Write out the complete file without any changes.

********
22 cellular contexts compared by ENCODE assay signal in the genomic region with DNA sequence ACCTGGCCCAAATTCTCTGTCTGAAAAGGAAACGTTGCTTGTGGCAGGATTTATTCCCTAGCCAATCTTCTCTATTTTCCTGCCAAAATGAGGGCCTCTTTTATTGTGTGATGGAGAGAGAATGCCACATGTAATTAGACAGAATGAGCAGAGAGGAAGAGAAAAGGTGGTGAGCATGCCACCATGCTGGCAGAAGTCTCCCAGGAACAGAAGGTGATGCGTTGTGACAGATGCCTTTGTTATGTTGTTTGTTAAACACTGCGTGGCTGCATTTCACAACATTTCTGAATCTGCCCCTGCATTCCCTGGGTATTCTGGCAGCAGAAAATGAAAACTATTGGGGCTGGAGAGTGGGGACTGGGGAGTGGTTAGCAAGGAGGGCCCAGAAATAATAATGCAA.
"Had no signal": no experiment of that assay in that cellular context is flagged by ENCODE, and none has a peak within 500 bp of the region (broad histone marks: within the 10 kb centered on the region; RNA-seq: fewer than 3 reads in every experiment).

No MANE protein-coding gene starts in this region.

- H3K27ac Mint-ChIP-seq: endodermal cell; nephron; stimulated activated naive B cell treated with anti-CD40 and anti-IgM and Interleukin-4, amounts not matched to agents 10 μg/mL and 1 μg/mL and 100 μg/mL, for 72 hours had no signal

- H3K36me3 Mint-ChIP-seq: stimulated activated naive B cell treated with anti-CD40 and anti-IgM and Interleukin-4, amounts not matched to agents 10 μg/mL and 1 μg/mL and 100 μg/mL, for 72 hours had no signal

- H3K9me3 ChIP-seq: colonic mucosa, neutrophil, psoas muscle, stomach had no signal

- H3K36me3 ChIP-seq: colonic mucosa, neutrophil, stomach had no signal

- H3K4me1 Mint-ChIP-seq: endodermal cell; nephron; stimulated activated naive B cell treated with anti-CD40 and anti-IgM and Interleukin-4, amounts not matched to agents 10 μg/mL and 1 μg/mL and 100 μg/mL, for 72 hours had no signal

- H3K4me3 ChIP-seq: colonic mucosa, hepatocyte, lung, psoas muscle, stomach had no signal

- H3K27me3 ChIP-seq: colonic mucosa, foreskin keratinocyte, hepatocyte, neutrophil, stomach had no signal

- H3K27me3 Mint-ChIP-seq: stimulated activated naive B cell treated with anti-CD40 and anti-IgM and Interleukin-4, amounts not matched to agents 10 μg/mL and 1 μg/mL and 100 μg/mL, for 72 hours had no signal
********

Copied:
22 cellular contexts compared by ENCODE assay signal in the genomic region with DNA sequence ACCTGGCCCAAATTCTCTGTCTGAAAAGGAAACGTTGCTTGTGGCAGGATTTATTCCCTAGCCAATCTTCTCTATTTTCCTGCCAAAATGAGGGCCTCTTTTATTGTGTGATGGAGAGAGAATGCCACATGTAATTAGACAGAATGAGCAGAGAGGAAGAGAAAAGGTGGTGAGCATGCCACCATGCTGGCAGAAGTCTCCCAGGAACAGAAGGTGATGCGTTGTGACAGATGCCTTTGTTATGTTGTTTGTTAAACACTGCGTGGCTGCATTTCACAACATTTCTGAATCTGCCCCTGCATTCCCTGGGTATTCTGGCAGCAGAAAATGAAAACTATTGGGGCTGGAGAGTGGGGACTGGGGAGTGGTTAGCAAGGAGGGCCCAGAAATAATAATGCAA.
"Had no signal": no experiment of that assay in that cellular context is flagged by ENCODE, and none has a peak within 500 bp of the region (broad histone marks: within the 10 kb centered on the region; RNA-seq: fewer than 3 reads in every experiment).

No MANE protein-coding gene starts in this region.

- H3K27ac Mint-ChIP-seq: endodermal cell; nephron; stimulated activated naive B cell treated with anti-CD40 and anti-IgM and Interleukin-4, amounts not matched to agents 10 μg/mL and 1 μg/mL and 100 μg/mL, for 72 hours had no signal

- H3K36me3 Mint-ChIP-seq: stimulated activated naive B cell treated with anti-CD40 and anti-IgM and Interleukin-4, amounts not matched to agents 10 μg/mL and 1 μg/mL and 100 μg/mL, for 72 hours had no signal

- H3K9me3 ChIP-seq: colonic mucosa, neutrophil, psoas muscle, stomach had no signal

- H3K36me3 ChIP-seq: colonic mucosa, neutrophil, stomach had no signal

- H3K4me1 Mint-ChIP-seq: endodermal cell; nephron; stimulated activated naive B cell treated with anti-CD40 and anti-IgM and Interleukin-4, amounts not matched to agents 10 μg/mL and 1 μg/mL and 100 μg/mL, for 72 hours had no signal

- H3K4me3 ChIP-seq: colonic mucosa, hepatocyte, lung, psoas muscle, stomach had no signal

- H3K27me3 ChIP-seq: colonic mucosa, foreskin keratinocyte, hepatocyte, neutrophil, stomach had no signal

- H3K27me3 Mint-ChIP-seq: stimulated activated naive B cell treated with anti-CD40 and anti-IgM and Interleukin-4, amounts not matched to agents 10 μg/mL and 1 μg/mL and 100 μg/mL, for 72 hours had no signal